politically is that we don't think the Democratic Party represents
the needs of black people. We know it don't. And that if, in fact,
white people really believe that, the question is, if theyíre going
to move inside that structure, how are they going to organize around
a concept of whiteness based on true brotherhood and based on
stopping exploitation, economic exploitation, so that there will be
a coalition base for black people to hook up with? You cannot form a
coalition based on national sentiment. That is not a coalition. If
you need a coalition to redress itself to real changes in this
country, white people must start building those institutions inside
the white community. And that is the real question, I think, facing
the white activists today. Can they, in fact, begin to move into and
tear down the institutions which have put us all in a trick bag that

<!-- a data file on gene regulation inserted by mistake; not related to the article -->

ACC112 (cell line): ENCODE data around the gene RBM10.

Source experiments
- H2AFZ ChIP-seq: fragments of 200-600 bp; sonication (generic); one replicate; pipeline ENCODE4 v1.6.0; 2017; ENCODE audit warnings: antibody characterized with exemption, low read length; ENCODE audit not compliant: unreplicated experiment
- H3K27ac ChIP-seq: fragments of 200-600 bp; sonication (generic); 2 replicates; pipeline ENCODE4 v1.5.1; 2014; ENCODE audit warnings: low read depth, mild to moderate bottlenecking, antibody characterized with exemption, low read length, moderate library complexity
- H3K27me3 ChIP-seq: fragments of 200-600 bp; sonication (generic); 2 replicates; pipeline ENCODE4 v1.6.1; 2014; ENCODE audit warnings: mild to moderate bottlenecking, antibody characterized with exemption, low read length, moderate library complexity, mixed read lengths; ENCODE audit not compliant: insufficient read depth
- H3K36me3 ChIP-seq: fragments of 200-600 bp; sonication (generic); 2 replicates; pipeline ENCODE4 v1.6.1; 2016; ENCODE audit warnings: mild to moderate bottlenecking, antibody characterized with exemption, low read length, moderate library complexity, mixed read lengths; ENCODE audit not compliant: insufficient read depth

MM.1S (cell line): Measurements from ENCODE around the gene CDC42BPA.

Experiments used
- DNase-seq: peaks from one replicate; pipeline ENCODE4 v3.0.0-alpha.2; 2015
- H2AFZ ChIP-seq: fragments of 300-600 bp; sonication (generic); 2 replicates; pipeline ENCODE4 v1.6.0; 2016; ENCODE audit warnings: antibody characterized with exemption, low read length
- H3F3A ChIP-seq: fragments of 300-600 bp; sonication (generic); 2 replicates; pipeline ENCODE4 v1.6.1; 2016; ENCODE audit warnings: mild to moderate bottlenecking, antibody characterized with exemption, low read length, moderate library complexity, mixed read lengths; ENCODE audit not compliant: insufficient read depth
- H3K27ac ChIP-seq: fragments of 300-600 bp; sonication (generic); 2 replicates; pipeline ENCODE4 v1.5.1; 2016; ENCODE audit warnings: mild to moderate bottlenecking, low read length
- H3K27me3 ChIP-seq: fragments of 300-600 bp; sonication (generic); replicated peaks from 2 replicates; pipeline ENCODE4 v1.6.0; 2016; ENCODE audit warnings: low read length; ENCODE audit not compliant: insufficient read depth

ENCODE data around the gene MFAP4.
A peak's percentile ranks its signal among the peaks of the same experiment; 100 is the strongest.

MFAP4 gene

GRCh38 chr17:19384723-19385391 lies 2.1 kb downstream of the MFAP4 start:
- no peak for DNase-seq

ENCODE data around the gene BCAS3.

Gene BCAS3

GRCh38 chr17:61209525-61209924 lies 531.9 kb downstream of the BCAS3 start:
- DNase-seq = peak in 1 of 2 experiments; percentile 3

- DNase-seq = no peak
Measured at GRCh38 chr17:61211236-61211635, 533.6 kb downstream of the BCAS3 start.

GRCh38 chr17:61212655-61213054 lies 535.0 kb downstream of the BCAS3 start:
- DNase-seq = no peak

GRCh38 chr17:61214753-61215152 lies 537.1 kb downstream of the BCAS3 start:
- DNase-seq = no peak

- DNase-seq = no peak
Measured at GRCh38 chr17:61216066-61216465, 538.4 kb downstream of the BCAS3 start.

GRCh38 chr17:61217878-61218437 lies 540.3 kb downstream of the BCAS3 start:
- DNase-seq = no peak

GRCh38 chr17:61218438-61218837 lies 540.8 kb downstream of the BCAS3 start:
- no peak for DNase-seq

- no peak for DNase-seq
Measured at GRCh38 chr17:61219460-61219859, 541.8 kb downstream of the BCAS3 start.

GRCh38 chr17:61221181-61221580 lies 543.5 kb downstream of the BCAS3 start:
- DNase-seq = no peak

weíve been into for the last hundred years?
I don't think that we should follow what many people say that we
should fight to be leaders of tomorrow. Frederick Douglass said that
the youth should fight to be leaders today. And God knows we need to
be leaders today, 'cause the men who run this country are sick, are
sick. So that can we on a larger sense begin now, today, to start
building those institutions and to fight to articulate our position,
to fight to be able to control our universities -- We need to be
able to do that -- and to fight to control the basic institutions
which perpetuate racism by destroying them and building new ones?
Thatís the real question that face us today, and it is a dilemma
because most of us do not know how to work, and that the excuse that